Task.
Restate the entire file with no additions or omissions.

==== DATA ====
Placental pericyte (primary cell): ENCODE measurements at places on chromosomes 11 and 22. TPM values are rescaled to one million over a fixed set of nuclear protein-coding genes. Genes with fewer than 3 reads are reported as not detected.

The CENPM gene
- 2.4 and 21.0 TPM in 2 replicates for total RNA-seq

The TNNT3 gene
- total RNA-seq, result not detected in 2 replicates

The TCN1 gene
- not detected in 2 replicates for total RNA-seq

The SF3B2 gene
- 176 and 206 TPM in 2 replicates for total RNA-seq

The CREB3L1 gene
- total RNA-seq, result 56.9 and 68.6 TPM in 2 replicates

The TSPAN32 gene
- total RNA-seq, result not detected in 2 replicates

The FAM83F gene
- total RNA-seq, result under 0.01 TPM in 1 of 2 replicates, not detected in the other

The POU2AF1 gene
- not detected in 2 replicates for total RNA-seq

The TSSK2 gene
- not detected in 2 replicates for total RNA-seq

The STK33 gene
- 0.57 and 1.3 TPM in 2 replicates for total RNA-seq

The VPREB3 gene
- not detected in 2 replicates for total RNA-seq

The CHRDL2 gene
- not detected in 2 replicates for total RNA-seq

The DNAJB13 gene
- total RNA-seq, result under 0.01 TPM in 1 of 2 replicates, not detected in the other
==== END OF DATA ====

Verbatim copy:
Placental pericyte (primary cell): ENCODE measurements at places on chromosomes 11 and 22. TPM values are rescaled to one million over a fixed set of nuclear protein-coding genes. Genes with fewer than 3 reads are reported as not detected.

The CENPM gene
- 2.4 and 21.0 TPM in 2 replicates for total RNA-seq

The TNNT3 gene
- total RNA-seq, result not detected in 2 replicates

The TCN1 gene
- not detected in 2 replicates for total RNA-seq

The SF3B2 gene
- 176 and 206 TPM in 2 replicates for total RNA-seq

The CREB3L1 gene
- total RNA-seq, result 56.9 and 68.6 TPM in 2 replicates

The TSPAN32 gene
- total RNA-seq, result not detected in 2 replicates

The FAM83F gene
- total RNA-seq, result under 0.01 TPM in 1 of 2 replicates, not detected in the other

The POU2AF1 gene
- not detected in 2 replicates for total RNA-seq

The TSSK2 gene
- not detected in 2 replicates for total RNA-seq

The STK33 gene
- 0.57 and 1.3 TPM in 2 replicates for total RNA-seq

The VPREB3 gene
- not detected in 2 replicates for total RNA-seq

The CHRDL2 gene
- not detected in 2 replicates for total RNA-seq

The DNAJB13 gene
- total RNA-seq, result under 0.01 TPM in 1 of 2 replicates, not detected in the other